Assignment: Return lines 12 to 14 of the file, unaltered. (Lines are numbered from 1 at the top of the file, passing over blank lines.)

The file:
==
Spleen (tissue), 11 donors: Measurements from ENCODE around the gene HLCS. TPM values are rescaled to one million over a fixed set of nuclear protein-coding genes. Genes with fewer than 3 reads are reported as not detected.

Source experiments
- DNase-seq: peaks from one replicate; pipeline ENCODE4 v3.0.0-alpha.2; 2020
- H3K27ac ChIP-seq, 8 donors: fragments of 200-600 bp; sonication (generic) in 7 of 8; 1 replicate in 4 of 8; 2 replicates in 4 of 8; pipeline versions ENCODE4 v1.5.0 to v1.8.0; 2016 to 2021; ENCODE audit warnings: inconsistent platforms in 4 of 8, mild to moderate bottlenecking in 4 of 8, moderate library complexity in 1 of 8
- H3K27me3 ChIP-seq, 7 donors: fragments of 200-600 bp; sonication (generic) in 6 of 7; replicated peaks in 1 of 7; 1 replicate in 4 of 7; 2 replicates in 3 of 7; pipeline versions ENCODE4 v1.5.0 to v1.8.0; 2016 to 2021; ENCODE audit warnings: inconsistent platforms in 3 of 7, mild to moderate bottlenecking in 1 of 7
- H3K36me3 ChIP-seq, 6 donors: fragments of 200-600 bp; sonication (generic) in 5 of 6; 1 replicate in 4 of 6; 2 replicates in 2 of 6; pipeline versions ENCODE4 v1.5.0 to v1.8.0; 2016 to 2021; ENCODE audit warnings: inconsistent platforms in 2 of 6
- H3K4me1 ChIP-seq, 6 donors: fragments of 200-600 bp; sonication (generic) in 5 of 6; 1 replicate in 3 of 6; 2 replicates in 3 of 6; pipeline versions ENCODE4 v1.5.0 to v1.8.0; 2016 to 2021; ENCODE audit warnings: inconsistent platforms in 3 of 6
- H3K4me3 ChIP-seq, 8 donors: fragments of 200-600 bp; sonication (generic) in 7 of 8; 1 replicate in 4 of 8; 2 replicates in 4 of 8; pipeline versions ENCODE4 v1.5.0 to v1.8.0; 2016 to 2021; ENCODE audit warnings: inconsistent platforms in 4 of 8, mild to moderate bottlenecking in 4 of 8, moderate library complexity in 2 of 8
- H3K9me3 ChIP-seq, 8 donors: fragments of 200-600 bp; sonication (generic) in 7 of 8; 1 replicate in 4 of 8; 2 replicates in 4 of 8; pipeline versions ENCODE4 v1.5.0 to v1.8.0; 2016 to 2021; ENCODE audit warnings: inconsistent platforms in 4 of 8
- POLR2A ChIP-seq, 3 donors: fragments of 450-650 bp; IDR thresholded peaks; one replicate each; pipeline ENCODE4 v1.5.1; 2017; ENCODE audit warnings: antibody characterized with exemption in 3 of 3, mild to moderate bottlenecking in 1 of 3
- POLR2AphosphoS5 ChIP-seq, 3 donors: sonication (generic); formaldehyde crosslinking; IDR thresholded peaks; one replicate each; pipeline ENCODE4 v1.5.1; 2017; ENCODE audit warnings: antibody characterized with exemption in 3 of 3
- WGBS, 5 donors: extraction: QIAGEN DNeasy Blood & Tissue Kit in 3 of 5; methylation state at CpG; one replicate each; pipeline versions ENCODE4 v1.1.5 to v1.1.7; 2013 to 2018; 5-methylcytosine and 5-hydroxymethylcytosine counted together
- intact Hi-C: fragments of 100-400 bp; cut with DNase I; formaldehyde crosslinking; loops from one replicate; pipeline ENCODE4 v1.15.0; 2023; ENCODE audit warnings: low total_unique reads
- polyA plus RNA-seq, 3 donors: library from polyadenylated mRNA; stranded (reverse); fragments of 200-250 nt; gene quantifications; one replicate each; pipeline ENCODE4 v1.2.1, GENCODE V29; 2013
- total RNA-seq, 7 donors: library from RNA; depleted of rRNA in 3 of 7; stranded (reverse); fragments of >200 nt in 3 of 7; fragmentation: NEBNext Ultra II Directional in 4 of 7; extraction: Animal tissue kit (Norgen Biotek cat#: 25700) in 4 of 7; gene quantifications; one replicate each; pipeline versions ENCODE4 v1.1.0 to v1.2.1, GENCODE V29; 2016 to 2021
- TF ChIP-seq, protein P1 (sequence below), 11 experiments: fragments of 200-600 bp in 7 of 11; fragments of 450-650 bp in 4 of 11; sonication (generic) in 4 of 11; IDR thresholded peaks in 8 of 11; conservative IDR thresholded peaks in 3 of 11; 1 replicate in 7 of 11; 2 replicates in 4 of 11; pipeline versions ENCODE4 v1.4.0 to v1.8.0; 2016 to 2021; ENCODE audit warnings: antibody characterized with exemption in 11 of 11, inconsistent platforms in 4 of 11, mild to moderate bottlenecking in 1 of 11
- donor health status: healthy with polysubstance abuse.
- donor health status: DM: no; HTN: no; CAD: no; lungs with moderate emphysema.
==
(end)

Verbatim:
- WGBS, 5 donors: extraction: QIAGEN DNeasy Blood & Tissue Kit in 3 of 5; methylation state at CpG; one replicate each; pipeline versions ENCODE4 v1.1.5 to v1.1.7; 2013 to 2018; 5-methylcytosine and 5-hydroxymethylcytosine counted together
- intact Hi-C: fragments of 100-400 bp; cut with DNase I; formaldehyde crosslinking; loops from one replicate; pipeline ENCODE4 v1.15.0; 2023; ENCODE audit warnings: low total_unique reads
- polyA plus RNA-seq, 3 donors: library from polyadenylated mRNA; stranded (reverse); fragments of 200-250 nt; gene quantifications; one replicate each; pipeline ENCODE4 v1.2.1, GENCODE V29; 2013